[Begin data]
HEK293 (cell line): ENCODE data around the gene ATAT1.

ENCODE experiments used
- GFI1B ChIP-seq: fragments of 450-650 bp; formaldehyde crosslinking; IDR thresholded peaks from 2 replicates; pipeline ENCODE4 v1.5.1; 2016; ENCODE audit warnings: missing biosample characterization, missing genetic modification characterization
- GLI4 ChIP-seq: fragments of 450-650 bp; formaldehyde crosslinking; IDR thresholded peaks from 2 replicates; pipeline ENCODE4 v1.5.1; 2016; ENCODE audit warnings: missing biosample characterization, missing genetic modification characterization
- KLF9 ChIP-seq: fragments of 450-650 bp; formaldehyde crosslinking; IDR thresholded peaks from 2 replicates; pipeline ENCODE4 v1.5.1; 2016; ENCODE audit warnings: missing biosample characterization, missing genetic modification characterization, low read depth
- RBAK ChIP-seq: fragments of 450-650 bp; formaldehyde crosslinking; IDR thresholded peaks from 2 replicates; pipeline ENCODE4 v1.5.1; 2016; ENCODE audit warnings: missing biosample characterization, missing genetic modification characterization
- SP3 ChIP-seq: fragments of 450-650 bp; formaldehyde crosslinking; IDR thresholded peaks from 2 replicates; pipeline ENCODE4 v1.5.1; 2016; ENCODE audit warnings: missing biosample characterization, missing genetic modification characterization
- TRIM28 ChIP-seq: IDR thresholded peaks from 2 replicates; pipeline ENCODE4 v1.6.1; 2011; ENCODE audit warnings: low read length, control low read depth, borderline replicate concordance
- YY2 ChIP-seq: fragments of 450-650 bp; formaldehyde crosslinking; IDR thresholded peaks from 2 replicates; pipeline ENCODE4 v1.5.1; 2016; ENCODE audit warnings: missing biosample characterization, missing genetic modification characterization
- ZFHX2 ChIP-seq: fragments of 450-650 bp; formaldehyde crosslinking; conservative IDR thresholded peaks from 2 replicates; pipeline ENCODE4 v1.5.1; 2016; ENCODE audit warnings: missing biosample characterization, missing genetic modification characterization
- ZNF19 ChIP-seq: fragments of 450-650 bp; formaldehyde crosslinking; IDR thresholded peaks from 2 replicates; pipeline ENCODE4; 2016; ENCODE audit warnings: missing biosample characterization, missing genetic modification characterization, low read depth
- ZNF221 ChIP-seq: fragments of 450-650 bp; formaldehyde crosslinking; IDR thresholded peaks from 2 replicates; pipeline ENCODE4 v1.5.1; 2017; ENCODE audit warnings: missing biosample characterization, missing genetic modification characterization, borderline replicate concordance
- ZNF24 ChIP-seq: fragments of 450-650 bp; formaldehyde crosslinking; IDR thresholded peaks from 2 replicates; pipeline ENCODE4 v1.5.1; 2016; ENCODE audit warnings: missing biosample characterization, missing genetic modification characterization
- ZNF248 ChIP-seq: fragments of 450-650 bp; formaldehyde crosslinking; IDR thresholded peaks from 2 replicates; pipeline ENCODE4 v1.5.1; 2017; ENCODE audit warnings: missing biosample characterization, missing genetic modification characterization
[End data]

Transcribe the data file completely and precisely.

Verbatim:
HEK293 (cell line): ENCODE data around the gene ATAT1.

ENCODE experiments used
- GFI1B ChIP-seq: fragments of 450-650 bp; formaldehyde crosslinking; IDR thresholded peaks from 2 replicates; pipeline ENCODE4 v1.5.1; 2016; ENCODE audit warnings: missing biosample characterization, missing genetic modification characterization
- GLI4 ChIP-seq: fragments of 450-650 bp; formaldehyde crosslinking; IDR thresholded peaks from 2 replicates; pipeline ENCODE4 v1.5.1; 2016; ENCODE audit warnings: missing biosample characterization, missing genetic modification characterization
- KLF9 ChIP-seq: fragments of 450-650 bp; formaldehyde crosslinking; IDR thresholded peaks from 2 replicates; pipeline ENCODE4 v1.5.1; 2016; ENCODE audit warnings: missing biosample characterization, missing genetic modification characterization, low read depth
- RBAK ChIP-seq: fragments of 450-650 bp; formaldehyde crosslinking; IDR thresholded peaks from 2 replicates; pipeline ENCODE4 v1.5.1; 2016; ENCODE audit warnings: missing biosample characterization, missing genetic modification characterization
- SP3 ChIP-seq: fragments of 450-650 bp; formaldehyde crosslinking; IDR thresholded peaks from 2 replicates; pipeline ENCODE4 v1.5.1; 2016; ENCODE audit warnings: missing biosample characterization, missing genetic modification characterization
- TRIM28 ChIP-seq: IDR thresholded peaks from 2 replicates; pipeline ENCODE4 v1.6.1; 2011; ENCODE audit warnings: low read length, control low read depth, borderline replicate concordance
- YY2 ChIP-seq: fragments of 450-650 bp; formaldehyde crosslinking; IDR thresholded peaks from 2 replicates; pipeline ENCODE4 v1.5.1; 2016; ENCODE audit warnings: missing biosample characterization, missing genetic modification characterization
- ZFHX2 ChIP-seq: fragments of 450-650 bp; formaldehyde crosslinking; conservative IDR thresholded peaks from 2 replicates; pipeline ENCODE4 v1.5.1; 2016; ENCODE audit warnings: missing biosample characterization, missing genetic modification characterization
- ZNF19 ChIP-seq: fragments of 450-650 bp; formaldehyde crosslinking; IDR thresholded peaks from 2 replicates; pipeline ENCODE4; 2016; ENCODE audit warnings: missing biosample characterization, missing genetic modification characterization, low read depth
- ZNF221 ChIP-seq: fragments of 450-650 bp; formaldehyde crosslinking; IDR thresholded peaks from 2 replicates; pipeline ENCODE4 v1.5.1; 2017; ENCODE audit warnings: missing biosample characterization, missing genetic modification characterization, borderline replicate concordance
- ZNF24 ChIP-seq: fragments of 450-650 bp; formaldehyde crosslinking; IDR thresholded peaks from 2 replicates; pipeline ENCODE4 v1.5.1; 2016; ENCODE audit warnings: missing biosample characterization, missing genetic modification characterization
- ZNF248 ChIP-seq: fragments of 450-650 bp; formaldehyde crosslinking; IDR thresholded peaks from 2 replicates; pipeline ENCODE4 v1.5.1; 2017; ENCODE audit warnings: missing biosample characterization, missing genetic modification characterization